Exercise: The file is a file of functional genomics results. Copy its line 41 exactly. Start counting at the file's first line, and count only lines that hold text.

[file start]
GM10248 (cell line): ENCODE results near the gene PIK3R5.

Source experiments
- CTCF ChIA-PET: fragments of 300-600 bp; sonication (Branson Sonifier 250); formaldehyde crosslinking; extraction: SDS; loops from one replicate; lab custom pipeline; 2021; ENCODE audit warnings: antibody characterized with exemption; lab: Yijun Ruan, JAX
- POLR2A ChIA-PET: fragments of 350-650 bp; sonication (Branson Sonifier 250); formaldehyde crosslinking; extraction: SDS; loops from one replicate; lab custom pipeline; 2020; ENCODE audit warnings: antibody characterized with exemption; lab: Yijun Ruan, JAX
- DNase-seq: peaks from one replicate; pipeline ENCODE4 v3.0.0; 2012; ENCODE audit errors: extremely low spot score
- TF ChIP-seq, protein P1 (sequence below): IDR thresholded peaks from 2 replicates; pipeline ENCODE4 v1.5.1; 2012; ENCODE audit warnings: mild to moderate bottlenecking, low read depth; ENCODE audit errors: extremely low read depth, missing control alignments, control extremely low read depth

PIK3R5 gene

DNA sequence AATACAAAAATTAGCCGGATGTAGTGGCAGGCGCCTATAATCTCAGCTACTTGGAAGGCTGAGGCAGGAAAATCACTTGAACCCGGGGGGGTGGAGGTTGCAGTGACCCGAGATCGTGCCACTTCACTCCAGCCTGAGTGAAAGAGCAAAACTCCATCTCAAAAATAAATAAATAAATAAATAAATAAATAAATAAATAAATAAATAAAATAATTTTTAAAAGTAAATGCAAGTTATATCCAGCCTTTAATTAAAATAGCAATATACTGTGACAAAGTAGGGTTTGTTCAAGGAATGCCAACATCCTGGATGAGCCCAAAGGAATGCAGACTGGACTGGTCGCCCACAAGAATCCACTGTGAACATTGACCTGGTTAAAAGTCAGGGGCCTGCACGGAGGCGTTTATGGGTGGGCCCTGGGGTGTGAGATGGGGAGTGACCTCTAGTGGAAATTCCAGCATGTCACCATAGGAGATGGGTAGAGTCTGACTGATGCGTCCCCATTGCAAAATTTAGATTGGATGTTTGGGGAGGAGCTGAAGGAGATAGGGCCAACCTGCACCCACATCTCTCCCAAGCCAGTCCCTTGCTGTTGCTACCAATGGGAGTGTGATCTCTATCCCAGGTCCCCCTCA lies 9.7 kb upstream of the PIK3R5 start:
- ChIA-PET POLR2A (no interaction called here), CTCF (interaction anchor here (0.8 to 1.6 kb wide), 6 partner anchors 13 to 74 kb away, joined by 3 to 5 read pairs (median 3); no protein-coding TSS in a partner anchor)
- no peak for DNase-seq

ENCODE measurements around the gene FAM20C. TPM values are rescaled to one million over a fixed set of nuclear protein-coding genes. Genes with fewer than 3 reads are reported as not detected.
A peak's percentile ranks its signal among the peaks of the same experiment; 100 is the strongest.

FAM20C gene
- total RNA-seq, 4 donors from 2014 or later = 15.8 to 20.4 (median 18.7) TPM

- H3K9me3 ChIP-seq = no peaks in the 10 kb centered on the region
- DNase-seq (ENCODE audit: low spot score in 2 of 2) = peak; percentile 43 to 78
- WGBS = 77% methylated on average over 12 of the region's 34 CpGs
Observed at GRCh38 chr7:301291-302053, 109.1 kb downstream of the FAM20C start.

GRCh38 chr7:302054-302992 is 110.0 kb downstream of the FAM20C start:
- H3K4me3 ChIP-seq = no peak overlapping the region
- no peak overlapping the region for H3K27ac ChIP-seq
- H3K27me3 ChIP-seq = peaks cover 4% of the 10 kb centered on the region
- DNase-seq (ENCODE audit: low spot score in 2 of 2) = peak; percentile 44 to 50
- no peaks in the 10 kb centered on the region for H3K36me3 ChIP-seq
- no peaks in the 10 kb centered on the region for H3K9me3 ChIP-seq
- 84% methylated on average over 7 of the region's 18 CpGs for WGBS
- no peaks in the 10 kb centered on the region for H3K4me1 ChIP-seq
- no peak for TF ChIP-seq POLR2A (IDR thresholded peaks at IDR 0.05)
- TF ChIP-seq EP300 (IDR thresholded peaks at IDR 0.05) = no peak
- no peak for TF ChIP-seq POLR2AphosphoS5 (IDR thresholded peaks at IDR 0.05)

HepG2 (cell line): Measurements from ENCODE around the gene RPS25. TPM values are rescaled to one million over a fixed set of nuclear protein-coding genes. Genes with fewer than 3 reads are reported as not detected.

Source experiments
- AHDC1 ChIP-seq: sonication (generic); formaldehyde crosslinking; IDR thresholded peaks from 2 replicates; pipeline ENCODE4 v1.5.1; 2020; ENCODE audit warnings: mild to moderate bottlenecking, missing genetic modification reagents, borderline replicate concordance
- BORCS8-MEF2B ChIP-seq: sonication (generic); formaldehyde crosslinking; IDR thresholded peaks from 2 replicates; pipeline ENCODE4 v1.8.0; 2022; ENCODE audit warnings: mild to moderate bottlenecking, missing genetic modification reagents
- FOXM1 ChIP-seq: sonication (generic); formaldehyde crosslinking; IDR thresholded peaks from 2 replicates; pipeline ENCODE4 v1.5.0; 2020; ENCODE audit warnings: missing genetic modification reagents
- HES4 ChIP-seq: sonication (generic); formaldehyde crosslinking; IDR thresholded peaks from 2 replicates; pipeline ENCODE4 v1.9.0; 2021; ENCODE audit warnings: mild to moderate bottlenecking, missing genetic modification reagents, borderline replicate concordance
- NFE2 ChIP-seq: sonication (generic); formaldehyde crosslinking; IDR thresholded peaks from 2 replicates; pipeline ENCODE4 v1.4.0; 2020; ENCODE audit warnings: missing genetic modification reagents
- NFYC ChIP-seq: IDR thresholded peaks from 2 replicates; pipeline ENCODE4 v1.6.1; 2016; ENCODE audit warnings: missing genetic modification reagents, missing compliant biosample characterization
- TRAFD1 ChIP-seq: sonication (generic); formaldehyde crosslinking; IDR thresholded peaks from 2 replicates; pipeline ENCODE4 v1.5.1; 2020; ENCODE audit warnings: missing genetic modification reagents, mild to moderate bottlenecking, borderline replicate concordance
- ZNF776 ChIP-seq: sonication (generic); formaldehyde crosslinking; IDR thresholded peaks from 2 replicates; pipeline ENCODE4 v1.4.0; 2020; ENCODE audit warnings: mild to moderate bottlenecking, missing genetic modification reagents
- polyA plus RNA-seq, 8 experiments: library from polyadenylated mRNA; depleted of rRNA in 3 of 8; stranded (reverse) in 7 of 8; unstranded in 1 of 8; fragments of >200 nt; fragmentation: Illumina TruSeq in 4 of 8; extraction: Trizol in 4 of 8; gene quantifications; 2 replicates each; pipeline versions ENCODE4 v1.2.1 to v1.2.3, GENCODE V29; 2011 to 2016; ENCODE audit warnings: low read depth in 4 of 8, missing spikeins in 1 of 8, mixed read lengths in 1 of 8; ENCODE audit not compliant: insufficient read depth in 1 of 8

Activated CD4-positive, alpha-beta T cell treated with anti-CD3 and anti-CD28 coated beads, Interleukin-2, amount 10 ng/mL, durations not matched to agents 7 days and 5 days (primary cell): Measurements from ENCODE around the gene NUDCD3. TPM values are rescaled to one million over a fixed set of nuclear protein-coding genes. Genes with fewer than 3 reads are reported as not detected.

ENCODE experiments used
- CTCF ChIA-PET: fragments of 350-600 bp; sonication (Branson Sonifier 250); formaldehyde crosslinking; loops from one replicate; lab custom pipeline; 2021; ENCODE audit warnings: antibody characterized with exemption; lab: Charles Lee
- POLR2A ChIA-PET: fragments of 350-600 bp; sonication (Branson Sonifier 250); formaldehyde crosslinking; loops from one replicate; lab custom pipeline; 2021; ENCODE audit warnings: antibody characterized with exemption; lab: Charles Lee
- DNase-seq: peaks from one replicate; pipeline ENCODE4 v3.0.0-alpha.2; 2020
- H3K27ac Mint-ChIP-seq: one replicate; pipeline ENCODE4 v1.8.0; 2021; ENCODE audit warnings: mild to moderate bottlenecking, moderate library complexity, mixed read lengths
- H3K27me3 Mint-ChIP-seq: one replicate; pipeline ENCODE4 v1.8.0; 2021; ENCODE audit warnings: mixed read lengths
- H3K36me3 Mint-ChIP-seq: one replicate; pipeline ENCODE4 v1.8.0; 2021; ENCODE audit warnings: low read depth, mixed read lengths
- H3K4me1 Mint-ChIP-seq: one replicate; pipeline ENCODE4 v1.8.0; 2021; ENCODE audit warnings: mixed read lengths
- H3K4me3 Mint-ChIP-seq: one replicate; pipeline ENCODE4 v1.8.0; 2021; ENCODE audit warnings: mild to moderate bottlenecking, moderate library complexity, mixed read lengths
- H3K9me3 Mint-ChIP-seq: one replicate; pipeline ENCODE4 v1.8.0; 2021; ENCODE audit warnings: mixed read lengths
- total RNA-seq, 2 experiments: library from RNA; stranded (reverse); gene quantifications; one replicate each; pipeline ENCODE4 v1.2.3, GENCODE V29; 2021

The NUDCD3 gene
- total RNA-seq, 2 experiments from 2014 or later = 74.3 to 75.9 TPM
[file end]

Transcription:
- polyA plus RNA-seq, 8 experiments: library from polyadenylated mRNA; depleted of rRNA in 3 of 8; stranded (reverse) in 7 of 8; unstranded in 1 of 8; fragments of >200 nt; fragmentation: Illumina TruSeq in 4 of 8; extraction: Trizol in 4 of 8; gene quantifications; 2 replicates each; pipeline versions ENCODE4 v1.2.1 to v1.2.3, GENCODE V29; 2011 to 2016; ENCODE audit warnings: low read depth in 4 of 8, missing spikeins in 1 of 8, mixed read lengths in 1 of 8; ENCODE audit not compliant: insufficient read depth in 1 of 8